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  • Writer's pictureTyler Gilmore

Credit Score 101: Best Practices

What it Means and How to Improve it

Having a good credit score can be your key to financial freedom. You have access to the lowest interest rates for a mortgage, car loan, personal loan, business loan, and it might even land you that dream job! In other words, you save money and can make more money if you have a good credit score.

On the flip side, borrowing money with a bad score can end up costing extra money, which makes it harder to payoff outstanding debts and could limit the amount of money you can save and invest. Consequently, it can be difficult to improve your credit score once it’s been damaged. Time can be your biggest ally when it comes to building credit, but it can also limit how fast your score can improve. Nonetheless, there are tangible ways to improve your credit score, ultimately saving you time and money. In this article, we’ll define and discuss the factors that impact your credit score and how you can use them to your advantage.

In the simplest terms, your credit score quantifies your likelihood to repay debt. There are many different models that attempt to identify your credit score. We’ll focus on the FICO Score*, which is calculated using 5 key factors.

1) Payment History (35%)

The most heavily weighted credit factor is how you’ve handled current and previous debt. Your payment history looks at your number of accounts, late or missed payments, and other derogatory items such as judgements, foreclosures, bankruptcies, or collections. NOTE: having a balance on your credit cards is NOT a late or missed payment. Always make your minimum monthly payment on each card to maintain and improve your credit score.

2) Current Loan and Credit Card Debt (30%)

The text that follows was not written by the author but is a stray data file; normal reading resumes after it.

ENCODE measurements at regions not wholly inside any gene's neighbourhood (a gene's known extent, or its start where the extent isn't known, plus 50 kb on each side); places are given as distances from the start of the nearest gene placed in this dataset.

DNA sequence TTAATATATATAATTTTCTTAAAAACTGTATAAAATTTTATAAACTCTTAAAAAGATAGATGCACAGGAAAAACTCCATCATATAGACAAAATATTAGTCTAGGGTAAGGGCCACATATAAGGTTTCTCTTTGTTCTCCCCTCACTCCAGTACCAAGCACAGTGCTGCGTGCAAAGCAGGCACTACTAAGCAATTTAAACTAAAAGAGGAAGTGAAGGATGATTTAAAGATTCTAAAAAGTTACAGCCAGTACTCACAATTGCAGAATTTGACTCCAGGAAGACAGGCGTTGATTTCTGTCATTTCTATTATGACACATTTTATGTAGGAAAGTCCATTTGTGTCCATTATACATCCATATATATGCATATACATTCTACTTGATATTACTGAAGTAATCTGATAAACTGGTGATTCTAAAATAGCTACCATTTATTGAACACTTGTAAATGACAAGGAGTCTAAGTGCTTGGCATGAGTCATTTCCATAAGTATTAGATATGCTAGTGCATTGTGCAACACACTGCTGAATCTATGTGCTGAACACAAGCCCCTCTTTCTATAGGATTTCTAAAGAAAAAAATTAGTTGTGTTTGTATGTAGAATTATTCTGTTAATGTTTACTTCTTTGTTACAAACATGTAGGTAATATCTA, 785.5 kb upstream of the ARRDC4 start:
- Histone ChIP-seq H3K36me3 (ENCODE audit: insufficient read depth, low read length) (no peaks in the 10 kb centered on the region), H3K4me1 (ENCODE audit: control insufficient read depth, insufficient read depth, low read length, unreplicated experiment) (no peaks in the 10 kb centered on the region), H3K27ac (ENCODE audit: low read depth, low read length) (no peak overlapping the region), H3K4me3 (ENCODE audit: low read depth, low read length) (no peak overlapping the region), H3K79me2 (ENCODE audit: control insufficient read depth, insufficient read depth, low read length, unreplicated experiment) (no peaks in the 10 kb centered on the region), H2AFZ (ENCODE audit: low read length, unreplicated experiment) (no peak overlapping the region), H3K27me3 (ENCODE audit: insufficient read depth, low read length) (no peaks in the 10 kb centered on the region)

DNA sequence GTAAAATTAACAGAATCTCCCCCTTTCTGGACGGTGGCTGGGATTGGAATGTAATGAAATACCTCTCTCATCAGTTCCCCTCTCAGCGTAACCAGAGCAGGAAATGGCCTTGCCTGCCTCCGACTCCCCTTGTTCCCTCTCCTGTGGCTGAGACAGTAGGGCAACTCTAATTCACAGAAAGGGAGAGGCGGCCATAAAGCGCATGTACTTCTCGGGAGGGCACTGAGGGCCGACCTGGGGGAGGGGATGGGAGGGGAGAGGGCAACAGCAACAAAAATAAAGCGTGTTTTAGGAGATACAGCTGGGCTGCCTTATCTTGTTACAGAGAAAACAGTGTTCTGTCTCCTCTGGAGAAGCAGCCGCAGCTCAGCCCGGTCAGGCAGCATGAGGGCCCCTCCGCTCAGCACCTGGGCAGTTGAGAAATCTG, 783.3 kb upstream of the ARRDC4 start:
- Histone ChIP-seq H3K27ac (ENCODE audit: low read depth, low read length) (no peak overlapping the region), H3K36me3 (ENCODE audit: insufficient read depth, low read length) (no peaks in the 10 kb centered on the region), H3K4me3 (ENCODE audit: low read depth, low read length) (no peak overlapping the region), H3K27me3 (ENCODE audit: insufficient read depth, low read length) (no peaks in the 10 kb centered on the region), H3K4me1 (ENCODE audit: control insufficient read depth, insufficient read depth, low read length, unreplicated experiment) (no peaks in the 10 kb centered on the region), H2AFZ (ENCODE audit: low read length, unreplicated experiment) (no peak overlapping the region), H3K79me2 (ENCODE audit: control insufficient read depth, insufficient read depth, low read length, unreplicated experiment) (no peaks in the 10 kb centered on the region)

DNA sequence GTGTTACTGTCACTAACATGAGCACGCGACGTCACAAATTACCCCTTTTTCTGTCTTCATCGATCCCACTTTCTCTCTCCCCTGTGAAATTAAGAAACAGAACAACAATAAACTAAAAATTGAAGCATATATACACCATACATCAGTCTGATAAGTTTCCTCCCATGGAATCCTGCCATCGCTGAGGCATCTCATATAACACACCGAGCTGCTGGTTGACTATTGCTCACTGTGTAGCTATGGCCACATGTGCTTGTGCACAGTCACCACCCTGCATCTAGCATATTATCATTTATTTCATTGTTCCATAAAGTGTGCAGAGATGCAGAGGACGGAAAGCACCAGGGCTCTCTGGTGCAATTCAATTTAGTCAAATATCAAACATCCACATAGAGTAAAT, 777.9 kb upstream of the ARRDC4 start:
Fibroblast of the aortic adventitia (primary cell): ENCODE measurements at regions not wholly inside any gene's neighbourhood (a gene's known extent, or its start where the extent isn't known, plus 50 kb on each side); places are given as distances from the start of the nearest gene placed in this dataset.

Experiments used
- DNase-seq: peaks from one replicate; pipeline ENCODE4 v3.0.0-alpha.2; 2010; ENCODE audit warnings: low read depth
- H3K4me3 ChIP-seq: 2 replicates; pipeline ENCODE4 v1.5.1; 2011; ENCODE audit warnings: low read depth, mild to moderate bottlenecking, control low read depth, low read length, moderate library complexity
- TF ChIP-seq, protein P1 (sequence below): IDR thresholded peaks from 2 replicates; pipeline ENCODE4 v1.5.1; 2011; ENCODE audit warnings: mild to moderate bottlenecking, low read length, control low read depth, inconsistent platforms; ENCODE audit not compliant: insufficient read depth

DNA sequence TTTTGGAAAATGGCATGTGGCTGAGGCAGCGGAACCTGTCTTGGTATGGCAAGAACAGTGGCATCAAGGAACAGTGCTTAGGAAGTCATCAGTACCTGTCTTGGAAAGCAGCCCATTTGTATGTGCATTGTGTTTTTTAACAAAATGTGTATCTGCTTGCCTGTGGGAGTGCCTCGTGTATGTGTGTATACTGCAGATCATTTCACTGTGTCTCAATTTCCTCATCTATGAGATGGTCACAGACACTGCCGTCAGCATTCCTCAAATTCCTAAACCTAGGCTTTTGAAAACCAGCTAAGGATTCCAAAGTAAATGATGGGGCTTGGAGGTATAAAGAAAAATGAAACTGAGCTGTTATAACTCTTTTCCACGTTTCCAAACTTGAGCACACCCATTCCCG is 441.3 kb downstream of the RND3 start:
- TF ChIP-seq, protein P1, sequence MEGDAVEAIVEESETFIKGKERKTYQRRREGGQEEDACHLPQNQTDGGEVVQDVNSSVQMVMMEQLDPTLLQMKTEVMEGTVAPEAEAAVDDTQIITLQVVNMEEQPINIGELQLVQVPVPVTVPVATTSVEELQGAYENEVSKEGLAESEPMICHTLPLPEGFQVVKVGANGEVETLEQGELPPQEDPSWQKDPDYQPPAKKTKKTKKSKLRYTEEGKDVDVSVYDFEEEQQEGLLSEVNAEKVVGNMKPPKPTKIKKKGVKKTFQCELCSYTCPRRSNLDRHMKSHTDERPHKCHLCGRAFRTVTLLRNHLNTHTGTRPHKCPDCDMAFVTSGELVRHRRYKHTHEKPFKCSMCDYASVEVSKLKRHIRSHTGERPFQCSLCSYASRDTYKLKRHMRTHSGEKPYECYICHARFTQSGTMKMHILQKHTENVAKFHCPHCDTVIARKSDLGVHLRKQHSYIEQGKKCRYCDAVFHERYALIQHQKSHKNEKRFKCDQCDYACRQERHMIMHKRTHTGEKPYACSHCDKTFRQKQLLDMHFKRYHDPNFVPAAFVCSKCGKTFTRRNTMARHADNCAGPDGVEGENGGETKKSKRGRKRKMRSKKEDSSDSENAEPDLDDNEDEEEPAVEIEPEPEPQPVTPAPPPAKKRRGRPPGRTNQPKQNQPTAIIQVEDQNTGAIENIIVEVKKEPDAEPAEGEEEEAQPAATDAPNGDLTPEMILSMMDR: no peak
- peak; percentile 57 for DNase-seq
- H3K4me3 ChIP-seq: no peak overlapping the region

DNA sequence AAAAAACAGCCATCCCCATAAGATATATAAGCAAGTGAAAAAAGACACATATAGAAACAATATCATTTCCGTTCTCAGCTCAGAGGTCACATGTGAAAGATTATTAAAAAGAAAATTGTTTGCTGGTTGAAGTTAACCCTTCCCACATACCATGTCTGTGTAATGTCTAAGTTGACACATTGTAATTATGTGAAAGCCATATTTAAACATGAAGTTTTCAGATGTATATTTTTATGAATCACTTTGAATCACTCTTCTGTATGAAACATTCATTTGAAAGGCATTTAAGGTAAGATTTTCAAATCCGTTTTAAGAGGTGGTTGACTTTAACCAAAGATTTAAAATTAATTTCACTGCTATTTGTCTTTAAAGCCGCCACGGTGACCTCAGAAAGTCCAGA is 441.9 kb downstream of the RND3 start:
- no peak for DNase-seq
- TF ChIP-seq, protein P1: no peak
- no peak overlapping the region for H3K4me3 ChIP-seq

The amount of debt you have now is an indicator of what you can borrow (and pay back) in the future. A good goal is to use 30% or less of the credit that is available to you. Using 10% of your available credit puts you in the top threshold of borrowers. This category has the most volatility in the short-term. For example, we’ve helped clients boost their score by 20+ points by having them pay down credit cards to 30% of the card’s available credit. On the contrary, you might notice your score dip after you make a big purchase. Both of these examples are quickly reversible, which is unlike payment and length of credit history, which can take months to affect your score.

3) Length of Credit History (15%)

This category is straight forward, lenders want to know how long you’ve been borrowing money! Your score will reflect the age of your oldest account, the age of your youngest account, and the average age of all accounts. NOTE: Even if you don’t use it, keep your oldest account open so that it remains on your report in your favor. Using your oldest account can help boost your score even more.

4) Types of Credit Used (10%)

Diversifying your liabilities shows you can handle different types of debt. With all else being equal, a person with a credit card, a car loan, and a mortgage will have a better score than a person with 3 credit cards. Why? Because the first borrower has experience with both revolving and installment accounts.

Revolving accounts (i.e. credit cards) extend a line of credit to be used at your discretion and paid off at your discretion.